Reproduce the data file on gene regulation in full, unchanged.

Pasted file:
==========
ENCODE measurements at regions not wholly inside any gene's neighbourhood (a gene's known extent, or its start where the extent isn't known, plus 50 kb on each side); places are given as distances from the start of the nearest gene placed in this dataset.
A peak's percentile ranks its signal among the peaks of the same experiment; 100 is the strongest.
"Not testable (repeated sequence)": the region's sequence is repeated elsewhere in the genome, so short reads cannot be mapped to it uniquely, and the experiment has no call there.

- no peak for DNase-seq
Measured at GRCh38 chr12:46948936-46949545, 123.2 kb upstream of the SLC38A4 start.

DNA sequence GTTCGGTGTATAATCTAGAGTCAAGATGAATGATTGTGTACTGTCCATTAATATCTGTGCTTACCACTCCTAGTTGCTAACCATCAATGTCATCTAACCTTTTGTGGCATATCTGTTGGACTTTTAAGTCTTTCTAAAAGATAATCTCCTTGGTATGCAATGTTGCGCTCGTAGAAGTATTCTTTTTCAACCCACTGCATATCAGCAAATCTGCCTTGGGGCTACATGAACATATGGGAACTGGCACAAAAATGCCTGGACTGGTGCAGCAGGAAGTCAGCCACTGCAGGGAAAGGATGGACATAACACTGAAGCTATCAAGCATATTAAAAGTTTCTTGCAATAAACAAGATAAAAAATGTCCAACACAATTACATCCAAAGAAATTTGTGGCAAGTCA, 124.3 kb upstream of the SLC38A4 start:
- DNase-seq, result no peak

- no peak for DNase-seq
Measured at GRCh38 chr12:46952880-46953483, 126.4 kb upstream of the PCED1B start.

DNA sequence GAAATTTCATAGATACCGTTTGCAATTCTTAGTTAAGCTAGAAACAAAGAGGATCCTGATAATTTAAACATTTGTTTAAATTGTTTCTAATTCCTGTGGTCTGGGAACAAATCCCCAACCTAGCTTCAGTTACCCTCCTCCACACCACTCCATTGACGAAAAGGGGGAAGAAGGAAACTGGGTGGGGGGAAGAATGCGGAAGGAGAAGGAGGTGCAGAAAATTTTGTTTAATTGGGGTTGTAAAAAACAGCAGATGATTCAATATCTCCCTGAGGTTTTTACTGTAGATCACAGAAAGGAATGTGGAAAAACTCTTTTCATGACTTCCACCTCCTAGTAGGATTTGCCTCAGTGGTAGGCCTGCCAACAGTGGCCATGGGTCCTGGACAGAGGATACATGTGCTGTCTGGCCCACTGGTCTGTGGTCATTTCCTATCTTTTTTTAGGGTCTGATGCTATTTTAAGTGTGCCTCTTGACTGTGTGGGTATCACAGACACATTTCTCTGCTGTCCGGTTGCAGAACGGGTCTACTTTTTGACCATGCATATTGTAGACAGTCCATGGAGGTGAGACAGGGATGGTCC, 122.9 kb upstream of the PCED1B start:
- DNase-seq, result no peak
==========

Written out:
ENCODE measurements at regions not wholly inside any gene's neighbourhood (a gene's known extent, or its start where the extent isn't known, plus 50 kb on each side); places are given as distances from the start of the nearest gene placed in this dataset.
A peak's percentile ranks its signal among the peaks of the same experiment; 100 is the strongest.
"Not testable (repeated sequence)": the region's sequence is repeated elsewhere in the genome, so short reads cannot be mapped to it uniquely, and the experiment has no call there.

- no peak for DNase-seq
Measured at GRCh38 chr12:46948936-46949545, 123.2 kb upstream of the SLC38A4 start.

DNA sequence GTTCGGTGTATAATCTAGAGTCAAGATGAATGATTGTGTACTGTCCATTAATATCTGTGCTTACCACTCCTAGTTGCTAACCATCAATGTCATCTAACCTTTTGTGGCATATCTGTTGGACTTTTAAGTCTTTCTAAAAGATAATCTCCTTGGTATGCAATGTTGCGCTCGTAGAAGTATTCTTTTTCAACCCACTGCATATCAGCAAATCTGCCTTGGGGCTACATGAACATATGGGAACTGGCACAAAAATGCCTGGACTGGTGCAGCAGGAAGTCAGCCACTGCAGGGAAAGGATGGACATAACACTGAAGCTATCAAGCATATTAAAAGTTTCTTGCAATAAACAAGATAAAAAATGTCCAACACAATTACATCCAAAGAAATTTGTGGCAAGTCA, 124.3 kb upstream of the SLC38A4 start:
- DNase-seq, result no peak

- no peak for DNase-seq
Measured at GRCh38 chr12:46952880-46953483, 126.4 kb upstream of the PCED1B start.

DNA sequence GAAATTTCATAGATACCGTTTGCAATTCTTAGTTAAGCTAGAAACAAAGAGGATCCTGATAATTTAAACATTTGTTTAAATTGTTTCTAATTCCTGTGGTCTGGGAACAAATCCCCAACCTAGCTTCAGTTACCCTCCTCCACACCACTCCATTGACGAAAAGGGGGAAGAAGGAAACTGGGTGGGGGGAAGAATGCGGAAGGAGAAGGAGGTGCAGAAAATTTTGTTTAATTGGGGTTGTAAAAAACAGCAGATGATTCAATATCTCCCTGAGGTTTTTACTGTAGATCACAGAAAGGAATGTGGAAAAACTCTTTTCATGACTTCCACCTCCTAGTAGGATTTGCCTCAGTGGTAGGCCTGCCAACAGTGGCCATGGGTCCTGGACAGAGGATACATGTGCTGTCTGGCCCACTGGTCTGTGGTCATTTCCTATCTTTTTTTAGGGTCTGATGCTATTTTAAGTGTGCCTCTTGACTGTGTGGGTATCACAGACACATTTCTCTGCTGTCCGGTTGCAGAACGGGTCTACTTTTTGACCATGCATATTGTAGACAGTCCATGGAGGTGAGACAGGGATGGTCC, 122.9 kb upstream of the PCED1B start:
- DNase-seq, result no peak